Michigan State University Interim President John Engler will testify this month before a congressional panel as investigations continue in the wake of the Larry Nassar sex abuse scandal.
MSU spokeswoman Emily Guerrant confirmed Thursday that Engler has been asked to testify before the same Senate subcommittee former President Lou Anna Simon was questioned by in early June.
Engler is scheduled to testify at 2:30 p.m. July 24 before the Senate Committee on Commerce, Science and Transportation's subcommittee on Consumer Protection, Product Safety, Insurance and Data Security, Guerrant said.
"The subcommittee is calling the presentation 'Strengthening and Empowering U.S. Amateur Athletes: Moving Forward with Solutions,'" Guerrant said.
Engler was at the helm of the university when it recently reached a $500 million settlement with more than 300 accusers of Nassar, a former sports doctor for MSU and USA Gymnastics who sexually abused young women for decades under the guise of a medical treatment.
Engler also has orchestrated numerous changes to ensure that the university is compliant and has safeguards in place so there can never be another Nassar scandal.
But Engler also has been a lightning rod at Michigan State since he took over after Simon resigned at the height of the scandal in January. Several top Michigan politicians called for his resignation last month, including two MSU trustees, but there were not enough votes on the eight-member board to fire him.
During the hearing before the Senate Commerce subcommittee in June, Simon spoke publicly for the first time about what she knew about Nassar.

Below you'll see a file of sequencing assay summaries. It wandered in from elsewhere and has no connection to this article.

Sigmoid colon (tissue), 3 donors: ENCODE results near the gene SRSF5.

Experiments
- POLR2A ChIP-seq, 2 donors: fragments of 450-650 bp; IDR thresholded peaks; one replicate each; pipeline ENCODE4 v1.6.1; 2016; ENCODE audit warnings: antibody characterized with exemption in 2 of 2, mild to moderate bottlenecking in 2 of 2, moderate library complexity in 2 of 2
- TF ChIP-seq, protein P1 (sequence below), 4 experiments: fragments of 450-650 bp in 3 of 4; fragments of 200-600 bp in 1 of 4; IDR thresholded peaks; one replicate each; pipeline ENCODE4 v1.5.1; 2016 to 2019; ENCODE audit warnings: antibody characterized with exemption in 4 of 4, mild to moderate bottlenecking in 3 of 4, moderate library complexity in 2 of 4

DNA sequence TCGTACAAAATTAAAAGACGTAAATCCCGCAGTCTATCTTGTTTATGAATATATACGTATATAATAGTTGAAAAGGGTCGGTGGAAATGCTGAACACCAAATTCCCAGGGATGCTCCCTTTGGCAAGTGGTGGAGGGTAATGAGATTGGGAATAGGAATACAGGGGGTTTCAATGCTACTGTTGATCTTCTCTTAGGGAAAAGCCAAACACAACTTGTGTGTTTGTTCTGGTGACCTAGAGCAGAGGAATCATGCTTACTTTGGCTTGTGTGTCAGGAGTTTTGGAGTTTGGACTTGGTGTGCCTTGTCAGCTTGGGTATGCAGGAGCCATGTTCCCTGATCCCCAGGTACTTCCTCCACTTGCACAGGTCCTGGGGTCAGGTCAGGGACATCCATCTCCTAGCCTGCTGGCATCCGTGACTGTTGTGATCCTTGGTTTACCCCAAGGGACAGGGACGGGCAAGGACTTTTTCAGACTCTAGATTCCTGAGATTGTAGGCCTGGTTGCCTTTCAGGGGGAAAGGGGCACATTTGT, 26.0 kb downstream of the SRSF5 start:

Simon told The Detroit News in January that she was informed in 2014 of a Title IX complaint against an unnamed sports medicine doctor, but that she did not receive a copy of the report.
She also did not ask for a copy, she said under questioning by lawmakers, because she did not "normally see any Title IX report, particularly one with no finding."
Simon also said the Title IX investigation cited MSU medical experts and Nassar colleagues who opined that the procedure used by Nassar — which did not involve penetration in that case — was "legitimate."
Simon was also asked by the committee about a March meeting Engler had with Kaylee Lorincz — a defendant in litigation at the time against MSU — without her lawyer present.
Lorincz publicly accused Engler of secretly trying to settle with her for $250,000 but Engler said she misunderstood the conversation.
The Senate Commerce subcommittee also interviewed former USA Gymnastics senior Vice President Rhonda Faehn and USA Gymnastics President and CEO Steve Penny, who refused to answer questions by invoking his Fifth Amendment privilege against self-incrimination.
In April, congressional leaders also heard from Olympic athletes, including Nassar victims Jordyn Wieber and Jamie Dantzscher, during a hearing on abuse of athletes and the systems that failed to protect them.
Nassar is essentially serving a life sentence in an Arizona federal prison after admitting to criminal sexual conduct and possessing child pornography.
Meanwhile, in Lansing, a pretrial hearing was scheduled for Larry Nassar's ex-boss, William Strampel. Last month, a judge bound Strampel over for trial on sex-related charges.
Strampel's attorney, John Dakmak, and William Rollstin, a prosecutor with the Michigan Attorney General's office, met in the chambers of Ingham County Judge Joyce Draganchuk, ostensibly to set a timeline for a trial.
But afterward, both attorneys said no dates have been set. Both expected to file motions that would be argued in court before a trial date is set.
"We don't know if it's going to be at the end of this year or early next year," Dakmak said.